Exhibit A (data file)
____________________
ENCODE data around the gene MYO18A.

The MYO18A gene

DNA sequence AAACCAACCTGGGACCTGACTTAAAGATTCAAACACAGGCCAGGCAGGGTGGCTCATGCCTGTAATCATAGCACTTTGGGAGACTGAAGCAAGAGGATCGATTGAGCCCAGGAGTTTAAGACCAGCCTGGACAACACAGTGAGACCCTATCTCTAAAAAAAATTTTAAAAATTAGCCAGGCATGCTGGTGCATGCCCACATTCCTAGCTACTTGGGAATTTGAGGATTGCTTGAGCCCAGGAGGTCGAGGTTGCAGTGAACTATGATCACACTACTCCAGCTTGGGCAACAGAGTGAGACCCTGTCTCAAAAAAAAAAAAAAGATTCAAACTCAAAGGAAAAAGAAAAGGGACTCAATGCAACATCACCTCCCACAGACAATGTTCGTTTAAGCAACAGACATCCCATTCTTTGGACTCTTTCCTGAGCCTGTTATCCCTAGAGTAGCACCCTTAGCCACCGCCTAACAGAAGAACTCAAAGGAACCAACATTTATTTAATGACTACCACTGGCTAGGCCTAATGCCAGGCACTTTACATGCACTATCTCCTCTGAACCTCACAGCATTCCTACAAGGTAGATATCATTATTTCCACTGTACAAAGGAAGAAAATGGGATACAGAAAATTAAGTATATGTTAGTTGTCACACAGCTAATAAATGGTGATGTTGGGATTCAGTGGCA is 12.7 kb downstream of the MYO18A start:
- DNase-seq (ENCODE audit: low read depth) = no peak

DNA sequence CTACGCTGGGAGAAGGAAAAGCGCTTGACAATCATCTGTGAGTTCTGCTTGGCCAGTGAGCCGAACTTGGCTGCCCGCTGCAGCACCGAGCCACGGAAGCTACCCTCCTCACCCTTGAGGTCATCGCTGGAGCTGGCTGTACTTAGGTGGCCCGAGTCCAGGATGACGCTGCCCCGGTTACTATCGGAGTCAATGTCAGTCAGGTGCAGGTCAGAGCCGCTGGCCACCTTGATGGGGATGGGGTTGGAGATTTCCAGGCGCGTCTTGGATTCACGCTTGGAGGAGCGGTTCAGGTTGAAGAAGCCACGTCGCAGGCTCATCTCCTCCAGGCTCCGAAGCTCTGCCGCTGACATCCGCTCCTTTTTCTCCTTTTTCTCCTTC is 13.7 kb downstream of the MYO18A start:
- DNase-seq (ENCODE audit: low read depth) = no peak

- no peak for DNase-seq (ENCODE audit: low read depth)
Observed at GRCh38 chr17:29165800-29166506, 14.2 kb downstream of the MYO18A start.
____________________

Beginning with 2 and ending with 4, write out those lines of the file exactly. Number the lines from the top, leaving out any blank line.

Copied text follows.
The MYO18A gene

DNA sequence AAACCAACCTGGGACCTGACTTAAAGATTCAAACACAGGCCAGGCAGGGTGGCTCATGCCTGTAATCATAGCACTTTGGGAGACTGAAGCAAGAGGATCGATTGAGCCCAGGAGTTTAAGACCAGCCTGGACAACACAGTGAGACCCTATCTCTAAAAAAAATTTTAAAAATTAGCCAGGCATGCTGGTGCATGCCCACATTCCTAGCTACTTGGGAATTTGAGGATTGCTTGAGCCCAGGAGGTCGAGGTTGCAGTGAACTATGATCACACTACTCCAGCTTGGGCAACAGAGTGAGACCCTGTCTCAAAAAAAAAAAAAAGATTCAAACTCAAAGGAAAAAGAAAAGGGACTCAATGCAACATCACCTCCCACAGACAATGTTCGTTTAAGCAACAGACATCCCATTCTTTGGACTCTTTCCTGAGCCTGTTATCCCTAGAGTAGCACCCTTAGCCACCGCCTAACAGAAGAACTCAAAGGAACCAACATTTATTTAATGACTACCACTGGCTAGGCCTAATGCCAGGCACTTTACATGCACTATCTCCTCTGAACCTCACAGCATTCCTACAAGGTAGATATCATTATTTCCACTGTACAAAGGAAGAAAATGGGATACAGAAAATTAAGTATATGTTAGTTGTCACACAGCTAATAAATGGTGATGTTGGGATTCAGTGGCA is 12.7 kb downstream of the MYO18A start:
- DNase-seq (ENCODE audit: low read depth) = no peak